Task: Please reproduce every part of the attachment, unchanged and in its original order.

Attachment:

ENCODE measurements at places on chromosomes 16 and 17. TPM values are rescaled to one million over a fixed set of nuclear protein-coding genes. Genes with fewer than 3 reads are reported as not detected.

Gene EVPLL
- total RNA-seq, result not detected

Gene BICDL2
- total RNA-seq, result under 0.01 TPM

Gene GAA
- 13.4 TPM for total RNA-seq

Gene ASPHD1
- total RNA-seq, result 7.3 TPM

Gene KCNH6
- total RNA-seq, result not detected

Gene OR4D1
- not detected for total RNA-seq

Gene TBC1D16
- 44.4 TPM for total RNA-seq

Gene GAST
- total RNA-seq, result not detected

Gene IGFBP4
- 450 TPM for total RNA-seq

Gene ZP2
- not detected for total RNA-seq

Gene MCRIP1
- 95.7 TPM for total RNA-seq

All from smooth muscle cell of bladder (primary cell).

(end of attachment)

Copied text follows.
ENCODE measurements at places on chromosomes 16 and 17. TPM values are rescaled to one million over a fixed set of nuclear protein-coding genes. Genes with fewer than 3 reads are reported as not detected.

Gene EVPLL
- total RNA-seq, result not detected

Gene BICDL2
- total RNA-seq, result under 0.01 TPM

Gene GAA
- 13.4 TPM for total RNA-seq

Gene ASPHD1
- total RNA-seq, result 7.3 TPM

Gene KCNH6
- total RNA-seq, result not detected

Gene OR4D1
- not detected for total RNA-seq

Gene TBC1D16
- 44.4 TPM for total RNA-seq

Gene GAST
- total RNA-seq, result not detected

Gene IGFBP4
- 450 TPM for total RNA-seq

Gene ZP2
- not detected for total RNA-seq

Gene MCRIP1
- 95.7 TPM for total RNA-seq

All from smooth muscle cell of bladder (primary cell).